Introduction / History
The traditional occupation of the Kasar or Tambat people is the production and sale of copper and brass items. Tambat in Marathi means copper. Some Kasar claim Kshatriya level, the second highest caste in Hinduism. In some areas they are seen as merchants, workers or even Dalits. Originally, all Kasar were Hindus. Some Kasar converted to Islam during the time of the Moguls.
Where are they located?
Most of the Kasar people live in India, though a smaller number live in Bangladesh and Sri Lanka. The Bangladeshi Kasar mostly reside in the states of Dhaka and Rangpur. The primary language of the Bangladeshi Kasar is Bengali.
What are their lives like?
The economic position of the Kasar varies widely. Some are wealthy factory owners. These factories used modern machinery to make metal vessels, Hindu idols, utensils, bangles (rigid bracelets) and musical instruments. Other Kasar shape metals items like their ancestors did using ancient techniques. One of their specialties is using a hard form of brass called bell metal. They shape bell metal into polished bells and cymbals. The price of copper has skyrocketed in recent years due to it value in electrical wire. Some Kasar have had to leave the metal working profession and find new employment in agriculture and manufacturing.
Literacy is an issue among the Kasar. Only about 70% of the Kasar population can read and write. The Bangladeshi government is working to raise those numbers among all her people.
What are their beliefs?
The Kasar practice Hinduism influenced by folk religion. They worship and serve the gods of the Hindu pantheon. Kali, the goddess of sexuality and death, is their patron deity. They also worship Vishnu and his avatars Rama and Krishna.
Hindus believe that by performing rituals and good works that they will attain moksha or freedom from the endless cycle of birth, death and rebirth. The Kasar visit Hindu temples and offer prayers, food, flowers and incense to their gods. There are many forms of Hinduism, each with its own deities and beliefs.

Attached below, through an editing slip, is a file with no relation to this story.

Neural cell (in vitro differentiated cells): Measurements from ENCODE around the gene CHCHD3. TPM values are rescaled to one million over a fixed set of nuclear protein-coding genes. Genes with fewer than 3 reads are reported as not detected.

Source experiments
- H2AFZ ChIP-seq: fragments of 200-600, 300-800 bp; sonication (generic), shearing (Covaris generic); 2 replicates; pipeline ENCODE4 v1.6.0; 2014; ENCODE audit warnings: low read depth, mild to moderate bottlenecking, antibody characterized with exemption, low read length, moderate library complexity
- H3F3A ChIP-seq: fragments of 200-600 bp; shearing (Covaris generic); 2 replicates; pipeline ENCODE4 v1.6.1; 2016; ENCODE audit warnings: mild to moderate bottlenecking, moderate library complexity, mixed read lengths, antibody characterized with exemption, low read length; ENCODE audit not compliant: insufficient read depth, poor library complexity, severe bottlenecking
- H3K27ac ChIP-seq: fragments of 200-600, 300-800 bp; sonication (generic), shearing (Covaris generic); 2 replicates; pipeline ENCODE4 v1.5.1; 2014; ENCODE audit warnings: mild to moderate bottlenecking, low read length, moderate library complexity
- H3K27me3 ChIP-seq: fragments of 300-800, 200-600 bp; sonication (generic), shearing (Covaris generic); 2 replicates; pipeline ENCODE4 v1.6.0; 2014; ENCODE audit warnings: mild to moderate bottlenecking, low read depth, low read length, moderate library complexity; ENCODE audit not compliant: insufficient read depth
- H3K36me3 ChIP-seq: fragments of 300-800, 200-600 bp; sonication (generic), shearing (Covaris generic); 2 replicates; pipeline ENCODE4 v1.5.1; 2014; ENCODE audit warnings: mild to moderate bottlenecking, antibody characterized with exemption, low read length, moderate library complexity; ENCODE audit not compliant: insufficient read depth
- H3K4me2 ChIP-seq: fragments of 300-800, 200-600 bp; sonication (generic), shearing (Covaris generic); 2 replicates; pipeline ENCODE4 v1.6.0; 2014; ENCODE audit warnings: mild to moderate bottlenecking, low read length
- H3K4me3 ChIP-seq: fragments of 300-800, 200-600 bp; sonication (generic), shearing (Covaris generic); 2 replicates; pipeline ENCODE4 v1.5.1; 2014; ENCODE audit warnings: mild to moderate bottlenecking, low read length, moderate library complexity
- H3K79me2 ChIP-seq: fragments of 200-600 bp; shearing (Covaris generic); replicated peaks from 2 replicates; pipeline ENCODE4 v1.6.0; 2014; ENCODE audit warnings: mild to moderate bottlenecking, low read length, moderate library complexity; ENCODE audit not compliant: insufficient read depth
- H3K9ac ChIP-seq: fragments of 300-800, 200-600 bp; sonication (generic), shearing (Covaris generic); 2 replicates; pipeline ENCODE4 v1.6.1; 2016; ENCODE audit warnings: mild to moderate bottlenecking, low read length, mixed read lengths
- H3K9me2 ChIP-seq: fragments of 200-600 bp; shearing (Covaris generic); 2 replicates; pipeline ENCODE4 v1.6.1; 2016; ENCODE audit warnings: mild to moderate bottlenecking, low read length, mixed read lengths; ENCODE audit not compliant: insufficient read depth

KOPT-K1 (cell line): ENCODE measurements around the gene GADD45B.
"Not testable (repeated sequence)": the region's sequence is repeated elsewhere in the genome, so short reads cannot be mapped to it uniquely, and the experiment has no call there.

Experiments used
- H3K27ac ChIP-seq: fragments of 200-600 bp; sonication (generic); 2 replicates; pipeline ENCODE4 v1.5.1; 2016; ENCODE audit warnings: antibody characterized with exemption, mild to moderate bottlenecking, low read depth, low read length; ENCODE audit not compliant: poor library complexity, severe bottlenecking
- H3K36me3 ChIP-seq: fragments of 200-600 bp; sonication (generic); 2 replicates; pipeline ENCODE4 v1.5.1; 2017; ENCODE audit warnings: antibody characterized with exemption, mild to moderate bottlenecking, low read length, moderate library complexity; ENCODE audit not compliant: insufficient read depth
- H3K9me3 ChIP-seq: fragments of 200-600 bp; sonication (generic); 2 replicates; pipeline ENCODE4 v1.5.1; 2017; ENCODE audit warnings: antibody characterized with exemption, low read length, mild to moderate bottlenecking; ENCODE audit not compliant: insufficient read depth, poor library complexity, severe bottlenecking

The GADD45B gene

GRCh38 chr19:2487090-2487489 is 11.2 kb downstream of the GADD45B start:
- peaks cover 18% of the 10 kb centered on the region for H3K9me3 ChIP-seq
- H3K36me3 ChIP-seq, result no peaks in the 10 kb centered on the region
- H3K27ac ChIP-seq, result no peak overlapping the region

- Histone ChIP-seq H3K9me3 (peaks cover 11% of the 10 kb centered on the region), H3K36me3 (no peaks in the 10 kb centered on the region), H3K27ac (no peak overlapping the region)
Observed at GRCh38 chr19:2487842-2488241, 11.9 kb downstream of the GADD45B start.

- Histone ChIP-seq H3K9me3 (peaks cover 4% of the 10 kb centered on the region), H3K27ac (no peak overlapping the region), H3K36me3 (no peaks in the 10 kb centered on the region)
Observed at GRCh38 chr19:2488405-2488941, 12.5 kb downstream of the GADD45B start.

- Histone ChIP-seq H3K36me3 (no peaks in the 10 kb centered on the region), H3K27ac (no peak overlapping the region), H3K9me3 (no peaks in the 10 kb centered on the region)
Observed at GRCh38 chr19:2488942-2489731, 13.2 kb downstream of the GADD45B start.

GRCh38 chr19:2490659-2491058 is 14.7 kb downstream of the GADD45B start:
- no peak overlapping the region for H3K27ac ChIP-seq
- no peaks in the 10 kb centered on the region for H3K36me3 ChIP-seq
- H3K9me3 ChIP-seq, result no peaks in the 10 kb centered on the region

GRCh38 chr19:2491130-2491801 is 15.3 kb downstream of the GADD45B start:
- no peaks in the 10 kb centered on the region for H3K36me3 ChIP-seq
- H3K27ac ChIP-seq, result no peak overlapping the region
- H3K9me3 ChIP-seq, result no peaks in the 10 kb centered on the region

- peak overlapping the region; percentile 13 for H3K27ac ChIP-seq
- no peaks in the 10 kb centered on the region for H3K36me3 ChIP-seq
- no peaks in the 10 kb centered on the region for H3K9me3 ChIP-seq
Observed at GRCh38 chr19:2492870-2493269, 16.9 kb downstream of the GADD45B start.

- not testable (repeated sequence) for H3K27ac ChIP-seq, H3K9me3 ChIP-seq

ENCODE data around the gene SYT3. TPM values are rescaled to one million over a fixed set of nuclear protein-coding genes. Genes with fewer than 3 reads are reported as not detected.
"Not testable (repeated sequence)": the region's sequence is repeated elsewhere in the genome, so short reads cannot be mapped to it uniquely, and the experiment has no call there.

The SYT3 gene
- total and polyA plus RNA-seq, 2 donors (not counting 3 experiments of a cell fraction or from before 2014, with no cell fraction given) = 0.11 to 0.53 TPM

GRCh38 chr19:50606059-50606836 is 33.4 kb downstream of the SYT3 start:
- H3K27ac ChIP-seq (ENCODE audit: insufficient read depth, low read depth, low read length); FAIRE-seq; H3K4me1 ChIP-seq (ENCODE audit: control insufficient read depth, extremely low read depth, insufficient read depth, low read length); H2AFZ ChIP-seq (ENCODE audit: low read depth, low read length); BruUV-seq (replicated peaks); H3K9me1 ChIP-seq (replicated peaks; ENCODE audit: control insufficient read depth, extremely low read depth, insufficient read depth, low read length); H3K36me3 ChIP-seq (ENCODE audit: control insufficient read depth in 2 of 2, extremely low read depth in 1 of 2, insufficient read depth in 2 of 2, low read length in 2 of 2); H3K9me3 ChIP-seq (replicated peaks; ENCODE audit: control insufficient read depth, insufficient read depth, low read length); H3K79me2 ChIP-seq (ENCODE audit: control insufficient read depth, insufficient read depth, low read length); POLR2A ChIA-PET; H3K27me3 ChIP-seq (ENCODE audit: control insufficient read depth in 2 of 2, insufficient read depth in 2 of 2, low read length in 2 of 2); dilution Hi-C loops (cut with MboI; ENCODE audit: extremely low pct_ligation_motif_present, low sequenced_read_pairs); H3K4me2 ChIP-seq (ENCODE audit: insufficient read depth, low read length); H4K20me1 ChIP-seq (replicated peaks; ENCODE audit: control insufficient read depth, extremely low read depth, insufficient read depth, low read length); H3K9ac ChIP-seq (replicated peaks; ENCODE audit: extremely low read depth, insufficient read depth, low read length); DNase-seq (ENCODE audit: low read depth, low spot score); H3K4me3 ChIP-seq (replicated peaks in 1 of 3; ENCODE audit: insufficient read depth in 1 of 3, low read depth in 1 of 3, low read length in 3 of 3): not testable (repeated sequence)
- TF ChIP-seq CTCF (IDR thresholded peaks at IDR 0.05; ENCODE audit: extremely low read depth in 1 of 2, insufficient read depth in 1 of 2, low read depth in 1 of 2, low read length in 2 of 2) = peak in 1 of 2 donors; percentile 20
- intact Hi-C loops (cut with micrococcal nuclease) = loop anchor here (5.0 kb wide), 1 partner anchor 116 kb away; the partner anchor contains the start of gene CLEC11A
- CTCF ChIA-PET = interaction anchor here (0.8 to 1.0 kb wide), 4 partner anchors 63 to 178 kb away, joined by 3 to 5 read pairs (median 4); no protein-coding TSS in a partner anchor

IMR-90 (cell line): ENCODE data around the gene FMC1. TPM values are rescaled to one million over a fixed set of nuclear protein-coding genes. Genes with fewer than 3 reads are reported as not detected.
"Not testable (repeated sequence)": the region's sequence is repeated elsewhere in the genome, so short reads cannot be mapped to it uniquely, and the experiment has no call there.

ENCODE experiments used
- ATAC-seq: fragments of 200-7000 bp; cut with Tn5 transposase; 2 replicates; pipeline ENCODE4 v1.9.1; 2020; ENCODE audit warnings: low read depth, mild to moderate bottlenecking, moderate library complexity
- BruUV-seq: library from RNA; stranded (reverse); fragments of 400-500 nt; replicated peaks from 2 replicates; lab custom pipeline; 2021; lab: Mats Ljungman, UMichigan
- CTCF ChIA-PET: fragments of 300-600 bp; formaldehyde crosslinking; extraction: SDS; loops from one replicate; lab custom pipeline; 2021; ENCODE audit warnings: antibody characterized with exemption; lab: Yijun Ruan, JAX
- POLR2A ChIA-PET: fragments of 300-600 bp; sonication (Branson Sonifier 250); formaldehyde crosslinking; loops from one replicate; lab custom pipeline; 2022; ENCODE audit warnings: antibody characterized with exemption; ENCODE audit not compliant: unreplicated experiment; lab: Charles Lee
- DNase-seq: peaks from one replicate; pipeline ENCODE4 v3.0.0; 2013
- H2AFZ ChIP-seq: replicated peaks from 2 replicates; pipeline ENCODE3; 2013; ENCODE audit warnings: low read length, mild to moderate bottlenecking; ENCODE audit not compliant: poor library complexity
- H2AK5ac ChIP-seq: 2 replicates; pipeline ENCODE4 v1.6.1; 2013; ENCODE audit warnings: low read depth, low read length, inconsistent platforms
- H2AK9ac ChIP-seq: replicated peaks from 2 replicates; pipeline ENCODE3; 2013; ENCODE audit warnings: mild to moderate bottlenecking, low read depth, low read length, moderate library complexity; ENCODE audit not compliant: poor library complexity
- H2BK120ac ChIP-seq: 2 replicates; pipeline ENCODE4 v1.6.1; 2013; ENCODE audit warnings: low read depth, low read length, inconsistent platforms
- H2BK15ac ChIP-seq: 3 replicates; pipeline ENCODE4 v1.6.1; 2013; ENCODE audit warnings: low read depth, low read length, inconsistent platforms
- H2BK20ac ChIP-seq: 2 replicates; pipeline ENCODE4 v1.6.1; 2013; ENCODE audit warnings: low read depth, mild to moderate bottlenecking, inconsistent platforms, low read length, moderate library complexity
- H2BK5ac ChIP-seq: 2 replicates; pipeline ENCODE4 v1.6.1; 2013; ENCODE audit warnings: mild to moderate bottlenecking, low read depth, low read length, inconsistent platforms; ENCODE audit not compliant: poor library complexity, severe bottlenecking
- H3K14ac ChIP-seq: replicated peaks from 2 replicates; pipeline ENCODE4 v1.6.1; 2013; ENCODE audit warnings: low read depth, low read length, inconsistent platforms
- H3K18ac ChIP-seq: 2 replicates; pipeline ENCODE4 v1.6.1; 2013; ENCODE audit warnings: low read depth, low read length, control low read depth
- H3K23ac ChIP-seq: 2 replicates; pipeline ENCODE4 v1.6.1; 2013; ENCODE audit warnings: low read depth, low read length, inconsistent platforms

The main yearly holidays of the Kasar people are Holi, the festival of colors, Diwali, the festival of lights, Navratri, the celebration of autumn, and Rama Navami, Rama's birthday.
What are their needs?
The Kasar of Sri Lanka need to hear the life-changing message of Jesus Christ in a way they can understand. They need help in educating their children and learning new jobs skills as their ancient profession is vanishing. The Kasar need to see the love and mercy of Christ lived out among them in practical ways.
Pray the Lord will open the hearts of the Kasar people in Bangladesh to desire God's blessings through a movement of family-based discovery Bible studies.
Pray that strong movements to Jesus will bring whole Kasar families into rich experiences of God's blessings.
Pray that God will overthrow spiritual forces of darkness opposing the spread of His Gospel among the Kasar people.
ReferencesView Kasar (Hindu traditions) in all countries.